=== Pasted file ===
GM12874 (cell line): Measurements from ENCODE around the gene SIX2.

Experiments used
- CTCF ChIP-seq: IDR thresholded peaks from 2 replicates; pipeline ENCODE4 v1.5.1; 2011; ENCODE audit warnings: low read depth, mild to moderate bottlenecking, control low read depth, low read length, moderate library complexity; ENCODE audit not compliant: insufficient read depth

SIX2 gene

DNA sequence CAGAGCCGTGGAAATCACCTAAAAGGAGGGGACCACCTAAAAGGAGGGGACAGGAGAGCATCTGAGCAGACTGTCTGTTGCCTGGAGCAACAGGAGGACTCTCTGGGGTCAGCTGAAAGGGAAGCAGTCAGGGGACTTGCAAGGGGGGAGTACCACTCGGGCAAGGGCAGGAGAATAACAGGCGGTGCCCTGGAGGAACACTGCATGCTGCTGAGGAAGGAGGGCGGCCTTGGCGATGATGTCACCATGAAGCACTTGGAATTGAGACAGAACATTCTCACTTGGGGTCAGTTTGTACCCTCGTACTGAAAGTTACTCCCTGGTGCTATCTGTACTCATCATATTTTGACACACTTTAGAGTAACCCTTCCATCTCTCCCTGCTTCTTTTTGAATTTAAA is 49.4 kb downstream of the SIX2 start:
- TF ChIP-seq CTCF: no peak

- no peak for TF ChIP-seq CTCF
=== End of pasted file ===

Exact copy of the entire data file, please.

GM12874 (cell line): Measurements from ENCODE around the gene SIX2.

Experiments used
- CTCF ChIP-seq: IDR thresholded peaks from 2 replicates; pipeline ENCODE4 v1.5.1; 2011; ENCODE audit warnings: low read depth, mild to moderate bottlenecking, control low read depth, low read length, moderate library complexity; ENCODE audit not compliant: insufficient read depth

SIX2 gene

DNA sequence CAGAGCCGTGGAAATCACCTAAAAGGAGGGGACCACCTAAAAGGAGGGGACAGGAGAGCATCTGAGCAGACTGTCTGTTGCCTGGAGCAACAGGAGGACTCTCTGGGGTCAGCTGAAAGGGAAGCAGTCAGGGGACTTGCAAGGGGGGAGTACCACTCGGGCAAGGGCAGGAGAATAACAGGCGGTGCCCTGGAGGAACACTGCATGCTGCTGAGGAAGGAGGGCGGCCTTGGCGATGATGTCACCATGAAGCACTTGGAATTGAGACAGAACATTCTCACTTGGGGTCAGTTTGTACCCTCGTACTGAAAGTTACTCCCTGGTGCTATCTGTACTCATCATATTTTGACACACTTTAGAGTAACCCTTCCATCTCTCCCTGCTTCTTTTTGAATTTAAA is 49.4 kb downstream of the SIX2 start:
- TF ChIP-seq CTCF: no peak

- no peak for TF ChIP-seq CTCF